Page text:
LOCAL MOMENT AND HEAVY FERMION PHYSICS
National Science Foundation
RUTGERS THE ST UNIV OF NJ NEW BRUNSWICK
This award supports theoretical research and education to study the correlated, collective behavior of electrons in heavy electron materials. These are lanthanide or actinide intermetallic compounds in which the close vicinity to magnetic instability gives rise to fundamentally new kinds of electronic material behavior.
Motivated by many new experimental results, a theoretical study of the break-down of conventional metallic behavior that occurs in a quantum critical heavy fermion metal will be carried out. This will involve developing theoretical models for the "intrinsic" quantum criticality recently discovered in Ytterbium rare earth heavy fermion systems YbBAl3 and YbAuAl. Specifically, the research is aimed to develop a mixed boson-fermion theoretical framework to describe the co-existence of localized magnetism and delocalized heavy electron behavior that is observed to occur in various Cerium-based heavy electron materials.
A second part of the research will study the development of novel forms of electronic order in heavy-electron materials. The PI will develop theoretical models for the 115 heavy fermion superconductors to understand the entanglement of the local moment spin degrees of freedom with the pair condensate, described by "composite pairing", and the unusual robustness of these superconductors against pair breaking. This research will also study the phenomenon of hidden order URu2Si2 and analogous praseodymium heavy electron materials.
NON TECHNICAL SUMMARY
This award supports theoretical research and education to study the fundamental origins of new kinds of order in heavy fermion materials.
Electrons in metals interact with one another via their mutual Coulomb repulsion. When these interactions become large, the conventional metallic state becomes unstable and the electrons organize themselves via a phase transition, into new states of order. Ordered states include familiar ferro-magnets in which the intrinsic magnetism of each of the electrons is aligned, anti-ferromagnets, in which the magnetic order is staggered in space, and superconductors in which electrons form of a fluid of Cooper pairs which flows without resistance. These new states bring new kinds of materials properties, such as the fierce magnetism used for hybrid car motors, or the zero resistance of a high temperature superconductor.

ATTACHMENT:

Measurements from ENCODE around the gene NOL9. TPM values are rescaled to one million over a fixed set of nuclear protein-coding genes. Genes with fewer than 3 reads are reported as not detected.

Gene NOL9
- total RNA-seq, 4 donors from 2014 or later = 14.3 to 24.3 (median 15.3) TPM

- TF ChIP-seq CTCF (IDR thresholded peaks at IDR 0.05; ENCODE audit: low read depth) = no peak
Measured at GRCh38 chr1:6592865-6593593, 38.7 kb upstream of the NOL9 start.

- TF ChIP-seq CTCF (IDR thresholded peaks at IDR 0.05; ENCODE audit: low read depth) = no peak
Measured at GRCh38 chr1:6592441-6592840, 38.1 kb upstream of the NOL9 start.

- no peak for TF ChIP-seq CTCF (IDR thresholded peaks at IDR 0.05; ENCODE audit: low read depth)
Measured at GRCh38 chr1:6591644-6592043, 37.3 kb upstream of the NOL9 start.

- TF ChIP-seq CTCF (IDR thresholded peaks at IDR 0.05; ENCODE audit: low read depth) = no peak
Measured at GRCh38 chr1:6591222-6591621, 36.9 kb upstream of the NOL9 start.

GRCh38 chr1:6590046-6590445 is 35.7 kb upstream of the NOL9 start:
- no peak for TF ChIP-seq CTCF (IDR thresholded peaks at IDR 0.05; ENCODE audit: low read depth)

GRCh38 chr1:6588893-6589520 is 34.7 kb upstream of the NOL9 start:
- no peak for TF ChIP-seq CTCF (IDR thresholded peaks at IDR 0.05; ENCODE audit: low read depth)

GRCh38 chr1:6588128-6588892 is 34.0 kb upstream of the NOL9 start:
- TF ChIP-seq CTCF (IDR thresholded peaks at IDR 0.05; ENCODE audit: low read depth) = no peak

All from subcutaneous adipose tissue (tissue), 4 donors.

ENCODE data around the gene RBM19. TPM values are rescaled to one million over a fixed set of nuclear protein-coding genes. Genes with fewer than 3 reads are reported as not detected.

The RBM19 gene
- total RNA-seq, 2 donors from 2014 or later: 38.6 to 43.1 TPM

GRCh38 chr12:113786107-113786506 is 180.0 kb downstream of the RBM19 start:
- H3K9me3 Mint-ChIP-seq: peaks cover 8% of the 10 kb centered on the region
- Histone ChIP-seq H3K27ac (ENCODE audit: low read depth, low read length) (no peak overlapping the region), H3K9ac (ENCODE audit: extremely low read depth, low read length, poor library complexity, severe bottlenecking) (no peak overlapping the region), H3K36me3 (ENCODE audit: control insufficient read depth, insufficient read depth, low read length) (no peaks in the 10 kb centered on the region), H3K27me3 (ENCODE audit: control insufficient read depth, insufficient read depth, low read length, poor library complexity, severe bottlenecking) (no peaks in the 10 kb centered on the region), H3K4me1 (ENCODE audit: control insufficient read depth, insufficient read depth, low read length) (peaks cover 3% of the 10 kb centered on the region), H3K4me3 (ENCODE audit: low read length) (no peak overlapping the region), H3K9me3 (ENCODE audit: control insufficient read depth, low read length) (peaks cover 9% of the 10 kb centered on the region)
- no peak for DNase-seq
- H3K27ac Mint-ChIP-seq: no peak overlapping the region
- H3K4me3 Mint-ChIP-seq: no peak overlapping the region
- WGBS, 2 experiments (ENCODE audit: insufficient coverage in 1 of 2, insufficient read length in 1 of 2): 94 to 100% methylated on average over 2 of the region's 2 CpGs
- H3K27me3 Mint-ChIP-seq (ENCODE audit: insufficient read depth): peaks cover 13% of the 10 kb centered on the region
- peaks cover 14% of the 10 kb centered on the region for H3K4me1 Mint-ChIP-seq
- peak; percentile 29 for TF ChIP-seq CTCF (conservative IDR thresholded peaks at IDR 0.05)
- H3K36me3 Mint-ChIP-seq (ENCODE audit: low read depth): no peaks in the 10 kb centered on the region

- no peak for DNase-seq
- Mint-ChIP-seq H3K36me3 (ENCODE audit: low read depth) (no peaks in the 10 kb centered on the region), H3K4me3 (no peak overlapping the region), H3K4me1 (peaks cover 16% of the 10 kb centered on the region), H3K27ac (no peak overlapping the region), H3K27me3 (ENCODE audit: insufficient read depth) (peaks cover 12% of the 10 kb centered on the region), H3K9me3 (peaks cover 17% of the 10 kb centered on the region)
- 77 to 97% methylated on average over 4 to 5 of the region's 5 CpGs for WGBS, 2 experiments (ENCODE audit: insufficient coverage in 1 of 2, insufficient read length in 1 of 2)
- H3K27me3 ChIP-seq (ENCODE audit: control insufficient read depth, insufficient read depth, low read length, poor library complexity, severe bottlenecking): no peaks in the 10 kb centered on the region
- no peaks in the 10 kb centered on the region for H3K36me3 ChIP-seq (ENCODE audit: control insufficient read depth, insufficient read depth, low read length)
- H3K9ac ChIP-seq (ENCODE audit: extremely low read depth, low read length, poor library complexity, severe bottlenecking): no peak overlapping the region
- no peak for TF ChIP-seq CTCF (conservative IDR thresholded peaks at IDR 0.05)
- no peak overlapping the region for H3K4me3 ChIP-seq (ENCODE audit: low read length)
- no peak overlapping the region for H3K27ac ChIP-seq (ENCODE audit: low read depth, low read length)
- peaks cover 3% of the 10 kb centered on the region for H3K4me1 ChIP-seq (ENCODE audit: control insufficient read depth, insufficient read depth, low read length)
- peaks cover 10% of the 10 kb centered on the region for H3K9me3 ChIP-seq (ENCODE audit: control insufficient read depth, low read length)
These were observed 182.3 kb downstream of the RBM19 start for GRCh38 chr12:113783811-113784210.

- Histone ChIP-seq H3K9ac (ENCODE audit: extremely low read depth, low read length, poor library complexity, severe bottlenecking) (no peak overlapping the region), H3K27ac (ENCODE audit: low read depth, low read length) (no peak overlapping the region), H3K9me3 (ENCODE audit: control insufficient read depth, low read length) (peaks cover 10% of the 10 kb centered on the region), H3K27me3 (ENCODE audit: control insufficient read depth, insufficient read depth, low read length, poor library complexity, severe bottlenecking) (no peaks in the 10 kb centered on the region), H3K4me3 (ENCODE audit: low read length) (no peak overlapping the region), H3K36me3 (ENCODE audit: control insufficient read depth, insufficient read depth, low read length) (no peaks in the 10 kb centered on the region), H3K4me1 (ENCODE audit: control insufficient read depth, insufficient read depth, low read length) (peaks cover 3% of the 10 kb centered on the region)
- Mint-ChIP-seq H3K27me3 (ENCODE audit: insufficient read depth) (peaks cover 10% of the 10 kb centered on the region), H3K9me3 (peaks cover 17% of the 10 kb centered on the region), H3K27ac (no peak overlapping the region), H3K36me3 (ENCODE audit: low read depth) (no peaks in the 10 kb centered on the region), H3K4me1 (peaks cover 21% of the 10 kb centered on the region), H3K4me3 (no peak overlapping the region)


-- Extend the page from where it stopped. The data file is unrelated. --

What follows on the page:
Phase transitions that occur at the absolute zero of temperature are entirely driven by the zero-point quantum motion of the electrons; there is no thermal motion. Through quantum phase transitions, metals develop new forms of electronic order. In many quantum phase transitions, the transition to order is preceded by a point where the quantum mechanical jiggling of the emergent order becomes very intense, spreading throughout the entire metal. This kind of "Quantum Criticality" develops when the phase transition temperature is tuned to absolute zero.
This award supports research to advance current understanding of the transformations in metallic behavior induced near a magnetic quantum critical point. The research will be focused on "heavy fermion" materials, whose properties make them highly tunable for the study of quantum criticality. The PI aims to develop a new mathematical framework to describe the transformation in the magnetic character of the electrons at a quantum critical point, as they transform from mobile waves to localized magnetic moments.
A second part of this research concerns the new kinds of electronic order that develop in heavy fermion materials near a magnetic instability. The PI will focus in part on heavy fermion superconductors, which display in miniature, much of the physics observed in high temperature transition metal superconductors. Normal superconductivity develops in response to the formation of Cooper pairs between electrons. This research will refine the concept of "composite pairs", whereby magnetic moments bind to electron pairs to form a "composite pair" that drives superconductivity.
The PI will also investigate the phenomenon of "hidden order" observed to develop as a precursor to superconductivity in the heavy fermion compound Uranium Ruthenium-2 Silicon-2 . The PI seeks to generalize the concepts that underlie a new kind of order he has proposed, called hastatic order, and to understand its relationship to the superconductivity that develops with the hidden order. The possibility that similar types of order can occur in closely related intermetallic materials will be examined.
City: NEW BRUNSWICK
Country: UNITED STATES
Award Notice Date: 27-Aug-2013
Project Start Date: 01-Sep-2013
Budget Start Date:
Project End Date: 31-Aug-2016
Budget End Date:
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National Science Foundation
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